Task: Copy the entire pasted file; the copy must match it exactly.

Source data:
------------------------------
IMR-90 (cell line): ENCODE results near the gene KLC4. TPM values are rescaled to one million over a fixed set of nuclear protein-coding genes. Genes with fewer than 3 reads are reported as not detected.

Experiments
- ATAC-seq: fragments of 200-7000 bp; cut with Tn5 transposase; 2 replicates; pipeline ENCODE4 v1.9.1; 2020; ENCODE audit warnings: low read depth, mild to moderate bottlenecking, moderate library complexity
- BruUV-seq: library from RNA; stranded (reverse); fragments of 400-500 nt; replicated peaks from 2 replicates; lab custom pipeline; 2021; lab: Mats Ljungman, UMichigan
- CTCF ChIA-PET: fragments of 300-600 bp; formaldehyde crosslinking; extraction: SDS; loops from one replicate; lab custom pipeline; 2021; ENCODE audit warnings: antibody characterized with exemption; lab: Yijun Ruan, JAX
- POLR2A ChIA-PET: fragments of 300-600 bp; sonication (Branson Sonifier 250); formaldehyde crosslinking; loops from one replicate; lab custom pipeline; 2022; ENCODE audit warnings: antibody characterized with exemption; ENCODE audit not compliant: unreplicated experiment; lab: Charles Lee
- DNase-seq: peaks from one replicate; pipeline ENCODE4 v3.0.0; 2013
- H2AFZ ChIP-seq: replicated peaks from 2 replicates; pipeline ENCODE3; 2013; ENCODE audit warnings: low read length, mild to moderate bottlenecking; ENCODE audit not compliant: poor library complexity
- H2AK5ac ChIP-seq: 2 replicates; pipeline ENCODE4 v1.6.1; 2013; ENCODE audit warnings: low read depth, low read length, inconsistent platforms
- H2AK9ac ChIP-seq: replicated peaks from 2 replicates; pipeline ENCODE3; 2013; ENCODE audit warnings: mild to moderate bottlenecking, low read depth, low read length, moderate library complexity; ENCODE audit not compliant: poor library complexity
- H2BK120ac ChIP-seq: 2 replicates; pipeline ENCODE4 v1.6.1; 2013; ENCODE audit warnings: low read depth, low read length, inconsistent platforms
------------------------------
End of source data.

IMR-90 (cell line): ENCODE results near the gene KLC4. TPM values are rescaled to one million over a fixed set of nuclear protein-coding genes. Genes with fewer than 3 reads are reported as not detected.

Experiments
- ATAC-seq: fragments of 200-7000 bp; cut with Tn5 transposase; 2 replicates; pipeline ENCODE4 v1.9.1; 2020; ENCODE audit warnings: low read depth, mild to moderate bottlenecking, moderate library complexity
- BruUV-seq: library from RNA; stranded (reverse); fragments of 400-500 nt; replicated peaks from 2 replicates; lab custom pipeline; 2021; lab: Mats Ljungman, UMichigan
- CTCF ChIA-PET: fragments of 300-600 bp; formaldehyde crosslinking; extraction: SDS; loops from one replicate; lab custom pipeline; 2021; ENCODE audit warnings: antibody characterized with exemption; lab: Yijun Ruan, JAX
- POLR2A ChIA-PET: fragments of 300-600 bp; sonication (Branson Sonifier 250); formaldehyde crosslinking; loops from one replicate; lab custom pipeline; 2022; ENCODE audit warnings: antibody characterized with exemption; ENCODE audit not compliant: unreplicated experiment; lab: Charles Lee
- DNase-seq: peaks from one replicate; pipeline ENCODE4 v3.0.0; 2013
- H2AFZ ChIP-seq: replicated peaks from 2 replicates; pipeline ENCODE3; 2013; ENCODE audit warnings: low read length, mild to moderate bottlenecking; ENCODE audit not compliant: poor library complexity
- H2AK5ac ChIP-seq: 2 replicates; pipeline ENCODE4 v1.6.1; 2013; ENCODE audit warnings: low read depth, low read length, inconsistent platforms
- H2AK9ac ChIP-seq: replicated peaks from 2 replicates; pipeline ENCODE3; 2013; ENCODE audit warnings: mild to moderate bottlenecking, low read depth, low read length, moderate library complexity; ENCODE audit not compliant: poor library complexity
- H2BK120ac ChIP-seq: 2 replicates; pipeline ENCODE4 v1.6.1; 2013; ENCODE audit warnings: low read depth, low read length, inconsistent platforms